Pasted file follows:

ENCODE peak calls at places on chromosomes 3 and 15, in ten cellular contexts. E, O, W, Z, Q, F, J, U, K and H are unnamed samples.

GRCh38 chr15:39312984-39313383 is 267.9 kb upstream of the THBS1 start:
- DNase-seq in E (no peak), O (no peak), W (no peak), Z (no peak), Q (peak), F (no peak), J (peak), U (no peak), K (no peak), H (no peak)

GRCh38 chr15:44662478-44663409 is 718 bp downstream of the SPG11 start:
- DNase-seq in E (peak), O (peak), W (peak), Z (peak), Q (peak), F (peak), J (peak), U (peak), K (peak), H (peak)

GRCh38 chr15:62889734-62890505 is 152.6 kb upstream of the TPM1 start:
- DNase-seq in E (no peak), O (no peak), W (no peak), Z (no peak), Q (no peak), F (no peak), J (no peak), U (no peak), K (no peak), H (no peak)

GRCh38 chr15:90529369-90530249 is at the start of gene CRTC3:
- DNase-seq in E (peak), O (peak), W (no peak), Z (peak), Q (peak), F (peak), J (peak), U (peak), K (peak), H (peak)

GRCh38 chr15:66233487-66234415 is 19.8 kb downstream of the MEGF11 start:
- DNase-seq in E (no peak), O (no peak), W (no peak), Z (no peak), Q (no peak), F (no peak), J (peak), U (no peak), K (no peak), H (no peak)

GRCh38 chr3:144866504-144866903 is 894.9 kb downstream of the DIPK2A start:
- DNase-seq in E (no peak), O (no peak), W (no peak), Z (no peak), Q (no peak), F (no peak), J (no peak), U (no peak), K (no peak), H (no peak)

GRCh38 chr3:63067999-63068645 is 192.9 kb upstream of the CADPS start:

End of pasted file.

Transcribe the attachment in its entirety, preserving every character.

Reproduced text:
ENCODE peak calls at places on chromosomes 3 and 15, in ten cellular contexts. E, O, W, Z, Q, F, J, U, K and H are unnamed samples.

GRCh38 chr15:39312984-39313383 is 267.9 kb upstream of the THBS1 start:
- DNase-seq in E (no peak), O (no peak), W (no peak), Z (no peak), Q (peak), F (no peak), J (peak), U (no peak), K (no peak), H (no peak)

GRCh38 chr15:44662478-44663409 is 718 bp downstream of the SPG11 start:
- DNase-seq in E (peak), O (peak), W (peak), Z (peak), Q (peak), F (peak), J (peak), U (peak), K (peak), H (peak)

GRCh38 chr15:62889734-62890505 is 152.6 kb upstream of the TPM1 start:
- DNase-seq in E (no peak), O (no peak), W (no peak), Z (no peak), Q (no peak), F (no peak), J (no peak), U (no peak), K (no peak), H (no peak)

GRCh38 chr15:90529369-90530249 is at the start of gene CRTC3:
- DNase-seq in E (peak), O (peak), W (no peak), Z (peak), Q (peak), F (peak), J (peak), U (peak), K (peak), H (peak)

GRCh38 chr15:66233487-66234415 is 19.8 kb downstream of the MEGF11 start:
- DNase-seq in E (no peak), O (no peak), W (no peak), Z (no peak), Q (no peak), F (no peak), J (peak), U (no peak), K (no peak), H (no peak)

GRCh38 chr3:144866504-144866903 is 894.9 kb downstream of the DIPK2A start:
- DNase-seq in E (no peak), O (no peak), W (no peak), Z (no peak), Q (no peak), F (no peak), J (no peak), U (no peak), K (no peak), H (no peak)

GRCh38 chr3:63067999-63068645 is 192.9 kb upstream of the CADPS start: